Food Household operations, furnishings & equipment Shelter Clothing & Footwear Transportation Health & Personal Care Recreation, Education, & Reading Alcohol, Tobacco, & Cannibis Energy
Apr-23 193.2 141.0 170.4 102.2 171.1 148.6 127.0 225.0 242.9
Mar-23 191.3 139.3 172.3 103.5 169.4 144.8 125.8 220.1 244.1
Apr-22 178.5 138.2 167.1 99.6 167.6 138.2 123.1 215.1 262.8
Year Over year Change (%) 8.2% 2.0% 2.0% 2.6% 2.1% 7.5% 3.2% 4.6% -7.6%
Monthly Change (%) 1.0% 1.2% -1.1% -1.3% 1.0% 2.6% 1.0% 2.2% -0.5%

Excluding energy, PEI’s CPI increased 5.1 per cent year-over-year, fifth highest among provinces. The year-over-year increase in the All-items excluding energy index for Canada was also 5.1 per cent.

April 2023 CPI All-Items and All-Items Excluding Energy, Year-over-Year Change, Canada and Provinces

Nationally, the All-Items CPI rose 4.4 per cent on a year-over-year basis in April, up from a 4.3 per cent increase in March. This was the first acceleration in headline consumer inflation since June 2022, due largely to higher rent prices and mortgage interest costs. Year-over-year prices rose at a slower pace in April as compared to March in five of the eight major components.

The cost of food purchased from stores rose 9.1 per cent in April, down from 9.7 per cent in March. The slowdown was due largely due to smaller price increases for fresh vegetables, coffee and tea.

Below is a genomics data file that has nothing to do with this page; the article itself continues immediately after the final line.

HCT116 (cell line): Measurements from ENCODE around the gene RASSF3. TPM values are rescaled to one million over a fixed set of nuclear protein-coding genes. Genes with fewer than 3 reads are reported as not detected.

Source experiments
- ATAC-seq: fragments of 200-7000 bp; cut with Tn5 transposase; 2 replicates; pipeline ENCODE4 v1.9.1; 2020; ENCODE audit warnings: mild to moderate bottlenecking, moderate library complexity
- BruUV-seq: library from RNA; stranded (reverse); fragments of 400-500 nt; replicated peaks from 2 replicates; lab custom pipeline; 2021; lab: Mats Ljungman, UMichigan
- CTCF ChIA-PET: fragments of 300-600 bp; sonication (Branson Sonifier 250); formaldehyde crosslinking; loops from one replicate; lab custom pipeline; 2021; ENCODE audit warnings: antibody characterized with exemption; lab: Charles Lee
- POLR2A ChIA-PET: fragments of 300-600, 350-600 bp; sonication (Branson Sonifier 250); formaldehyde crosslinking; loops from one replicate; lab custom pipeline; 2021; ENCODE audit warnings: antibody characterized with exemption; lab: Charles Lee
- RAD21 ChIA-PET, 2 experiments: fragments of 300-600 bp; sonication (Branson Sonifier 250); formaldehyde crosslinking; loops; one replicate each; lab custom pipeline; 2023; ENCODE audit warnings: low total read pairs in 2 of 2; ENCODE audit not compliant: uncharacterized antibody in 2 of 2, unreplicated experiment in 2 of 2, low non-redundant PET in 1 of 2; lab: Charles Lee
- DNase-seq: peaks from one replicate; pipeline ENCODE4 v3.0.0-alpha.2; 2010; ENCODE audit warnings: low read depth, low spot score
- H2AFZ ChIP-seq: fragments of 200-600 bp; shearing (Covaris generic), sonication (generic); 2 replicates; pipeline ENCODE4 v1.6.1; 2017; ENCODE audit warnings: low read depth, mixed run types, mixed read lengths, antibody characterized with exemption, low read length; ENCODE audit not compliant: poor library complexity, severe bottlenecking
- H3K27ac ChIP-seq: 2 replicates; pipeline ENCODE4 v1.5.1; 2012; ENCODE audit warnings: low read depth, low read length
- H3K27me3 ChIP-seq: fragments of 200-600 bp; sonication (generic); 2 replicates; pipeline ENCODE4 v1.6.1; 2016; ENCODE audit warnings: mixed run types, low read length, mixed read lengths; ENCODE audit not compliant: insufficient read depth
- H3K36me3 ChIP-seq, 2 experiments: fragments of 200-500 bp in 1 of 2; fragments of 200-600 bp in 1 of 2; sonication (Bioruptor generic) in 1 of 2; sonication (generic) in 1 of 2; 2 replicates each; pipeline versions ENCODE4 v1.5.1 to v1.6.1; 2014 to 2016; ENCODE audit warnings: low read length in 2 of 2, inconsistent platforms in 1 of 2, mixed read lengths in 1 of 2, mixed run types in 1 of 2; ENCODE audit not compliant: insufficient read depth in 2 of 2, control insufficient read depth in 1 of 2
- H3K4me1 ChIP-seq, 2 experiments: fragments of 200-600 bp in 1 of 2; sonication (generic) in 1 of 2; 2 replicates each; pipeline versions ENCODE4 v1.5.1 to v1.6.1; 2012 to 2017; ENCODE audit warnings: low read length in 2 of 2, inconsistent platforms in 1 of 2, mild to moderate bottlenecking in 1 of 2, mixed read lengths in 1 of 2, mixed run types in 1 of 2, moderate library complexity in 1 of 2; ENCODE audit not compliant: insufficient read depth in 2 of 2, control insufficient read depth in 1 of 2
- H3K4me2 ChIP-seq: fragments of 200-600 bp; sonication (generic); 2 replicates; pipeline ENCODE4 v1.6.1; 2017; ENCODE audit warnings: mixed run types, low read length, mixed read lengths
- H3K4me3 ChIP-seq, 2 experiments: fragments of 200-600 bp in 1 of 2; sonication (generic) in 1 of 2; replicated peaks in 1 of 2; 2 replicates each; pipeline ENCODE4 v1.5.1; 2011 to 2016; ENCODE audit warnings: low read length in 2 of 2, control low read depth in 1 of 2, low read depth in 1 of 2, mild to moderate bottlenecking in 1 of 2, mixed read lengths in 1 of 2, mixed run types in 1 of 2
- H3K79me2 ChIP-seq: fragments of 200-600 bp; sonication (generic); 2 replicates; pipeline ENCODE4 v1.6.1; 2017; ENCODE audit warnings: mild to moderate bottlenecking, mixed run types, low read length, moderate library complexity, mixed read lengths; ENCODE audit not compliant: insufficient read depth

Gasoline prices rose by 6.3 per cent in April compared with March, the largest monthly increase since October 2022. This increase followed an announcement from OPEC+ (countries from the Organization of Petroleum Exporting Countries Plus) to reduce oil output, pushing prices higher. The switch to summer blend and an increase in carbon levies also contributed to higher prices. Excluding gasoline, the CPI rose 4.9 per cent year-over-year in April, down from 5.2 per cent in March.

On a monthly basis nationally, the All-Items CPI rose 0.7 per cent in April, following a 0.5 per cent increase in March.

For more information on the April 2023 CPI, as well as links to data tables, please refer to Statistics Canada’s release for the Consumer Price Index, April 2023.


Related downloads for this release:

Monthly Consumer Price Index Report PDF (87KB)

1 Data not published at the provincial level

2 The special aggregate "energy" includes: "electricity", "natural gas", "fuel oil and other fuels", "gasoline", and "fuel, parts and accessories for recreational vehicles".

Visit the Consumer Price Index Portal to find all CPI data, publications, interactive tools, and announcements highlighting new products and upcoming changes to the CPI in one convenient location.

The CPI for May 2023 will be released on June 27, 2023.

Source: Statistics Canada.

Table 18-10-0004-01, Consumer Price Index, monthly, not seasonally adjusted

Published date: 
May 16, 2023

General Inquiries

Department of Finance
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95 Rochford Street
P.O. Box 2000
Charlottetown, PE, C1A 7N8

Phone: (902) 368-4040
Fax: (902) 368-6575